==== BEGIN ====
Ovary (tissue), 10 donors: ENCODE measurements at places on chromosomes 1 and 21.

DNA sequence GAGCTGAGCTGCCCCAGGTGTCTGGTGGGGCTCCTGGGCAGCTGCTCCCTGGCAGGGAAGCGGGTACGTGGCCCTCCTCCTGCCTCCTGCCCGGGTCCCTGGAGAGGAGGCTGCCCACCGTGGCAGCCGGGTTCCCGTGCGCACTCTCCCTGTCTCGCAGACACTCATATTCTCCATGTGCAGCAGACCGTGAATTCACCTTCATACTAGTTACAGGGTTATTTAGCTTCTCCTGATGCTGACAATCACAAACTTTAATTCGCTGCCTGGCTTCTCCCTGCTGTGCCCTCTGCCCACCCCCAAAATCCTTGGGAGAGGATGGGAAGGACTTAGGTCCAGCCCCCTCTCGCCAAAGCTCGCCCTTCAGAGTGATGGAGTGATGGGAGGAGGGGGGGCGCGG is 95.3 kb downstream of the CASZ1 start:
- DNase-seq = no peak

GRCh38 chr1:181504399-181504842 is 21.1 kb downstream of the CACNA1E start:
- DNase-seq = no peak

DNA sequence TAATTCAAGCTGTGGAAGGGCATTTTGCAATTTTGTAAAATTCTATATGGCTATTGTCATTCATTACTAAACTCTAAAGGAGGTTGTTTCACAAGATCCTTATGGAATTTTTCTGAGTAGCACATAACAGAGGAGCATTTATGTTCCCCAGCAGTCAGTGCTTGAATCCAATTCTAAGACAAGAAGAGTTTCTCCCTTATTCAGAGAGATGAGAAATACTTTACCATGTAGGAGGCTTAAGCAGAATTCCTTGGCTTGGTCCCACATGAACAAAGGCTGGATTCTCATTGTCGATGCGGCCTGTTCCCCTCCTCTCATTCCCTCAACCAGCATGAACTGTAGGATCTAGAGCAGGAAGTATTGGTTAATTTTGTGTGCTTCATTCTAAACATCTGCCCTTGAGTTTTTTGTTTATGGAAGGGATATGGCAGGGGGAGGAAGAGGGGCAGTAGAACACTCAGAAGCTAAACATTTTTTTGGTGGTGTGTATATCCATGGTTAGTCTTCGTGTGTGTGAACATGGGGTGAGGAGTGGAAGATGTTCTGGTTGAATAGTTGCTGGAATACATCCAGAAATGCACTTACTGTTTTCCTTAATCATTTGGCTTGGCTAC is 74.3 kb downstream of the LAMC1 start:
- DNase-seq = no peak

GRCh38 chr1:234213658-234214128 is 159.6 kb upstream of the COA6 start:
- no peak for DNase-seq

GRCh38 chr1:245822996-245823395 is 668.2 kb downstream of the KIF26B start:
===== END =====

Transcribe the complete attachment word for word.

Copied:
Ovary (tissue), 10 donors: ENCODE measurements at places on chromosomes 1 and 21.

DNA sequence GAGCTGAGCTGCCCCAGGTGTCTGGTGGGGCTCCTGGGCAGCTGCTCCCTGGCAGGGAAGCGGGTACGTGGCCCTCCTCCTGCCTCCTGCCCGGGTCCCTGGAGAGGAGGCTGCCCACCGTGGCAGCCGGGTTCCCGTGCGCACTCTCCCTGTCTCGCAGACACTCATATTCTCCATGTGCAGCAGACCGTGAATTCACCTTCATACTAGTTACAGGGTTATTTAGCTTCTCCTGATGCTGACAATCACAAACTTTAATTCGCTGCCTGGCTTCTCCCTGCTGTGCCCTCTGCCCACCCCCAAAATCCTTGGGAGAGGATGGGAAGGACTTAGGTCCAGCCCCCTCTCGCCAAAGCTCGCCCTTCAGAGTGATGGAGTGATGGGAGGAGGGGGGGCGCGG is 95.3 kb downstream of the CASZ1 start:
- DNase-seq = no peak

GRCh38 chr1:181504399-181504842 is 21.1 kb downstream of the CACNA1E start:
- DNase-seq = no peak

DNA sequence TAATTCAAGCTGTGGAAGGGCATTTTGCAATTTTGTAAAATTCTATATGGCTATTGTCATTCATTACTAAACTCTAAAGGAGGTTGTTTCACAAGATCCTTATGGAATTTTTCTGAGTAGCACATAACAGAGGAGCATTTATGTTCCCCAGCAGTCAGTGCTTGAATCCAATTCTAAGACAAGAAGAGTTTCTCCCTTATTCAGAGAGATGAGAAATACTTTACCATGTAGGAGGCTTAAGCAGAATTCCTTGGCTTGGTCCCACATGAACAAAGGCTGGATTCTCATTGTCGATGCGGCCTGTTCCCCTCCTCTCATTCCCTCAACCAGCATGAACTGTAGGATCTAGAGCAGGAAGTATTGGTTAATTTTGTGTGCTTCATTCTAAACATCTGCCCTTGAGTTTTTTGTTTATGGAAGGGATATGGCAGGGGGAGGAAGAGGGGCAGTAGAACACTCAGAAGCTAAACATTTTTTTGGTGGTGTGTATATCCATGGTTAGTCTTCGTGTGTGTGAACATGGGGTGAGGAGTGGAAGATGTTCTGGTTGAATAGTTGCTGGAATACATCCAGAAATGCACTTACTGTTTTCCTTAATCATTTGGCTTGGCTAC is 74.3 kb downstream of the LAMC1 start:
- DNase-seq = no peak

GRCh38 chr1:234213658-234214128 is 159.6 kb upstream of the COA6 start:
- no peak for DNase-seq

GRCh38 chr1:245822996-245823395 is 668.2 kb downstream of the KIF26B start: